UH Researchers Test New Method to Measure Effect of Volcanic Eruptions

Performed NASA-Funded Field Tests in Costa Rica and Hawaii

One of the major emissions from a volcanic eruption is sulfur dioxide, which causes acid rain within the region and forms reflective sulfate particles which get distributed throughout the atmosphere. The acid rain caused by an eruption has the effect of destroying livestock, agricultural crops and buildings within a region.

Launching Sensors
Launching sulfur dioxide sensors near Turrialba Volcano in Costa Rica. Photo: Megan Damon, SSAI/GSFC-NASA.

If the eruption is big enough, sulfate particles in the stratosphere can block sunlight, causing a global cooling which can persist for several years. A recent example is the 1991 eruption of Mt. Pinatubo, which caused global temperatures to cool by one degree Fahrenheit for several years, a significant effect in terms of climate impact.

Measuring Sulfur Dioxide Levels to Validate Climate Models

"Measuring sulfur dioxide emissions after a volcanic eruption is a major challenge," said James Flynn, research assistant professor in the University of Houston's Department of Earth and Atmospheric Sciences.

Flynn, along with collaborators, are working on a method to accurately measure sulfur dioxide immediately following a volcanic eruption, in order to enable better predictions about what the long-term effects will be. This new method was developed in collaboration with Gary Morris, St. Edward’s University dean of the School of Natural Sciences and professor of physics.

In two trips, funded by NASA through a Universities Space Research Association grant, Flynn and his collaborators traveled to the sites of two active volcanoes – Kīlauea in Hawaii, Turrialba in Costa Rica – to test out this new method.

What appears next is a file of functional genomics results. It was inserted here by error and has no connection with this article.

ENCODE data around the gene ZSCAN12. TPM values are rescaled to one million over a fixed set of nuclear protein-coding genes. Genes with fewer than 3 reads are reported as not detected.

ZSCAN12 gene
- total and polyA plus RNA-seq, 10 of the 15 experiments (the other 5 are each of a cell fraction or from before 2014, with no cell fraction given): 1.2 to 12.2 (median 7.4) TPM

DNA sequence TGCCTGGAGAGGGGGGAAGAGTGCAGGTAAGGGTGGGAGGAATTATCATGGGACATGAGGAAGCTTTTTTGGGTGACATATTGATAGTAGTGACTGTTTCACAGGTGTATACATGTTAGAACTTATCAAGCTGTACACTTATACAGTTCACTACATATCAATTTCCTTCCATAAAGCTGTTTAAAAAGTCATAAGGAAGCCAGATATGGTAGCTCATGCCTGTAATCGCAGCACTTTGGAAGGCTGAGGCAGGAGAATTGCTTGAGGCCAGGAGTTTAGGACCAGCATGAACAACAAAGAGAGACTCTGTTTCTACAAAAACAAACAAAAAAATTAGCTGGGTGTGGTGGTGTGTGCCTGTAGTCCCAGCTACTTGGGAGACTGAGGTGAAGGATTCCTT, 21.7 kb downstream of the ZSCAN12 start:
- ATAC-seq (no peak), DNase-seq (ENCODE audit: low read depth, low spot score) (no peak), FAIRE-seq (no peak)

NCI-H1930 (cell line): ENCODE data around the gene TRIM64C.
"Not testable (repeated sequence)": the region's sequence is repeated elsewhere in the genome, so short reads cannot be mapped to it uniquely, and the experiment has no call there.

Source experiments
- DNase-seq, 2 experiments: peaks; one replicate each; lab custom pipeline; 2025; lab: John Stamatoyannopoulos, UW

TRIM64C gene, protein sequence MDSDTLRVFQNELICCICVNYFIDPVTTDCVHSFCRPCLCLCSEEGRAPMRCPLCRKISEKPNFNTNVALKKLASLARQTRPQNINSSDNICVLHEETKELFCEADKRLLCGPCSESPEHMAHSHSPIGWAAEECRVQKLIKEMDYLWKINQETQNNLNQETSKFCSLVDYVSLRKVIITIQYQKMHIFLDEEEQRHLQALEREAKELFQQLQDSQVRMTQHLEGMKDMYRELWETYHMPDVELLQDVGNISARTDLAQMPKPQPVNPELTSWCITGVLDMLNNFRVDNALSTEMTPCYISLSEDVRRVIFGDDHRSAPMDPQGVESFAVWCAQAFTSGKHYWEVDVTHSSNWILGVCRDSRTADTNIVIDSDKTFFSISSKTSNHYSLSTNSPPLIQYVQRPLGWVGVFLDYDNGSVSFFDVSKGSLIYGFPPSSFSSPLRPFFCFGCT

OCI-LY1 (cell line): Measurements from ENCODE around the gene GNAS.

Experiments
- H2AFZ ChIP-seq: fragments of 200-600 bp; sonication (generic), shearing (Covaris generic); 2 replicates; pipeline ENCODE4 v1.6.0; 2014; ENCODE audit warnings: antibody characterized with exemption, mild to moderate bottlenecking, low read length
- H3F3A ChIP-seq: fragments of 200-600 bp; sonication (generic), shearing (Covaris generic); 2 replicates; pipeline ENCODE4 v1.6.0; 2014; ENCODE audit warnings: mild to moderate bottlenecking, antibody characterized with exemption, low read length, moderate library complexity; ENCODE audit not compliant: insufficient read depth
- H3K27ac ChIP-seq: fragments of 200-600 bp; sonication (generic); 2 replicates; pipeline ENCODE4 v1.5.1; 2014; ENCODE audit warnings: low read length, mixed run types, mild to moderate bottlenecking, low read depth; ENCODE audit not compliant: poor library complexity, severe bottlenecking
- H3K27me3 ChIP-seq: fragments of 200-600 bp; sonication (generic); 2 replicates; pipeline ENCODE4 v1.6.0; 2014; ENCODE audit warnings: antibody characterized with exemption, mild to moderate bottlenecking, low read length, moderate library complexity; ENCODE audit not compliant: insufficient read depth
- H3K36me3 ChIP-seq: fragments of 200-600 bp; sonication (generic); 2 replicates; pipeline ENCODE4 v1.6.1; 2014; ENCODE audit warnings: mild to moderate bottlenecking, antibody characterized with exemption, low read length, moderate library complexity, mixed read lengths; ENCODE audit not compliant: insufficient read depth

“If we can better quantify the effects of eruptions on sulfate formation, then we have another tool to validate the climate models,” Flynn said.

Measuring Levels of Sulfur Dioxide a Major Challenge

Preparing Sensors
Preparing sensors for a test flight. Photo: Megan Damon, SSAI/GSFC-NASA.

Current methods include satellite and remote sensing measurements, which can tell the total amount of sulfur dioxide for any one location but does not give much information about vertical distribution. Other methods are indirect, using measurements of ozone to infer levels of sulfur dioxide.

“For this new method, we are measuring sulfur dioxide directly,” said Flynn, who has been in UH's College of Natural Sciences and Mathematics since 2006. “We’ve improved the detection limit by a factor of six.”

Measurements Possible Up to Seven Weeks after Eruption

Taking measurements at the site of a volcanic eruption means having to pack, ship and set up equipment, all within a quick time frame. With these recent field tests, the objective was to test this method’s portability and detection limit.

“We’ve improved the detection limit to where we can measure sulfur dioxide up to seven weeks after a volcanic eruption,” Flynn said. "Given the amount of time it takes to mobilize a field unit, this increased time span means we can get to an eruption in time to take measurements."

- Rachel Fairbank, College of Natural Sciences and Mathematics